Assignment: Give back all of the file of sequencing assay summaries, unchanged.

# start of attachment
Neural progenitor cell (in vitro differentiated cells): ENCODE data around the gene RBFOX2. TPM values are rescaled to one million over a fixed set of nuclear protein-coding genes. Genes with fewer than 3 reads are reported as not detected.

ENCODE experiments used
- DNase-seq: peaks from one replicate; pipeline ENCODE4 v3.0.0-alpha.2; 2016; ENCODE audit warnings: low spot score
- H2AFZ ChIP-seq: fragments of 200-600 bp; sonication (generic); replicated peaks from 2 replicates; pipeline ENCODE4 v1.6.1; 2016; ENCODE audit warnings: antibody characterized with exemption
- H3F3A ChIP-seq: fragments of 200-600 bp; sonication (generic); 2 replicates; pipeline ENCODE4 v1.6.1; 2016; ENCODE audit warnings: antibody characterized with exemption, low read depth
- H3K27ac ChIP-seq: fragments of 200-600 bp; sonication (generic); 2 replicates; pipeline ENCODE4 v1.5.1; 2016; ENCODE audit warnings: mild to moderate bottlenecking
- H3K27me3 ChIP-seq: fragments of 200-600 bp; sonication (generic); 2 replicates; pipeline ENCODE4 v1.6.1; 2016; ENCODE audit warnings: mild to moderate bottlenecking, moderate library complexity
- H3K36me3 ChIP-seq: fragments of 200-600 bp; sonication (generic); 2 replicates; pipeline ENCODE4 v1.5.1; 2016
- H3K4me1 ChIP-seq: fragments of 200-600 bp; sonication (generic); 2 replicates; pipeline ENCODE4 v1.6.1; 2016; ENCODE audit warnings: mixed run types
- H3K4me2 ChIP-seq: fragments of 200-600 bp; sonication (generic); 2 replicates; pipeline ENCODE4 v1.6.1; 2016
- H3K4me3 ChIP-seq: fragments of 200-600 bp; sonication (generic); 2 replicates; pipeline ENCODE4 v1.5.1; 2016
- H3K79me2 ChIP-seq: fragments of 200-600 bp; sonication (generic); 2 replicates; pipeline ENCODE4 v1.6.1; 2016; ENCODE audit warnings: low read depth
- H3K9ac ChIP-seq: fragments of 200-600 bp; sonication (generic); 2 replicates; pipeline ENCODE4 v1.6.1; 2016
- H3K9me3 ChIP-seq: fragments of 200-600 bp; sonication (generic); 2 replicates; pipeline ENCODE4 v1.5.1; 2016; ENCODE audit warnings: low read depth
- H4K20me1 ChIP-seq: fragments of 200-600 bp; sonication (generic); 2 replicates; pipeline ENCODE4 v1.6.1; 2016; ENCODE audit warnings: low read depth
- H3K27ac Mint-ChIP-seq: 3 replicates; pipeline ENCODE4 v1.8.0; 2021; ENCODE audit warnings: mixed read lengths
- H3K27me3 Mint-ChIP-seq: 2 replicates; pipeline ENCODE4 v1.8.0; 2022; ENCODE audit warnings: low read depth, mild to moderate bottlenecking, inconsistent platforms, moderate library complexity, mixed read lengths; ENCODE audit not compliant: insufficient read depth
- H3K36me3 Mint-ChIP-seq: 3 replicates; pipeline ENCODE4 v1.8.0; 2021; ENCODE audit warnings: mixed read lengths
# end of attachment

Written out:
Neural progenitor cell (in vitro differentiated cells): ENCODE data around the gene RBFOX2. TPM values are rescaled to one million over a fixed set of nuclear protein-coding genes. Genes with fewer than 3 reads are reported as not detected.

ENCODE experiments used
- DNase-seq: peaks from one replicate; pipeline ENCODE4 v3.0.0-alpha.2; 2016; ENCODE audit warnings: low spot score
- H2AFZ ChIP-seq: fragments of 200-600 bp; sonication (generic); replicated peaks from 2 replicates; pipeline ENCODE4 v1.6.1; 2016; ENCODE audit warnings: antibody characterized with exemption
- H3F3A ChIP-seq: fragments of 200-600 bp; sonication (generic); 2 replicates; pipeline ENCODE4 v1.6.1; 2016; ENCODE audit warnings: antibody characterized with exemption, low read depth
- H3K27ac ChIP-seq: fragments of 200-600 bp; sonication (generic); 2 replicates; pipeline ENCODE4 v1.5.1; 2016; ENCODE audit warnings: mild to moderate bottlenecking
- H3K27me3 ChIP-seq: fragments of 200-600 bp; sonication (generic); 2 replicates; pipeline ENCODE4 v1.6.1; 2016; ENCODE audit warnings: mild to moderate bottlenecking, moderate library complexity
- H3K36me3 ChIP-seq: fragments of 200-600 bp; sonication (generic); 2 replicates; pipeline ENCODE4 v1.5.1; 2016
- H3K4me1 ChIP-seq: fragments of 200-600 bp; sonication (generic); 2 replicates; pipeline ENCODE4 v1.6.1; 2016; ENCODE audit warnings: mixed run types
- H3K4me2 ChIP-seq: fragments of 200-600 bp; sonication (generic); 2 replicates; pipeline ENCODE4 v1.6.1; 2016
- H3K4me3 ChIP-seq: fragments of 200-600 bp; sonication (generic); 2 replicates; pipeline ENCODE4 v1.5.1; 2016
- H3K79me2 ChIP-seq: fragments of 200-600 bp; sonication (generic); 2 replicates; pipeline ENCODE4 v1.6.1; 2016; ENCODE audit warnings: low read depth
- H3K9ac ChIP-seq: fragments of 200-600 bp; sonication (generic); 2 replicates; pipeline ENCODE4 v1.6.1; 2016
- H3K9me3 ChIP-seq: fragments of 200-600 bp; sonication (generic); 2 replicates; pipeline ENCODE4 v1.5.1; 2016; ENCODE audit warnings: low read depth
- H4K20me1 ChIP-seq: fragments of 200-600 bp; sonication (generic); 2 replicates; pipeline ENCODE4 v1.6.1; 2016; ENCODE audit warnings: low read depth
- H3K27ac Mint-ChIP-seq: 3 replicates; pipeline ENCODE4 v1.8.0; 2021; ENCODE audit warnings: mixed read lengths
- H3K27me3 Mint-ChIP-seq: 2 replicates; pipeline ENCODE4 v1.8.0; 2022; ENCODE audit warnings: low read depth, mild to moderate bottlenecking, inconsistent platforms, moderate library complexity, mixed read lengths; ENCODE audit not compliant: insufficient read depth
- H3K36me3 Mint-ChIP-seq: 3 replicates; pipeline ENCODE4 v1.8.0; 2021; ENCODE audit warnings: mixed read lengths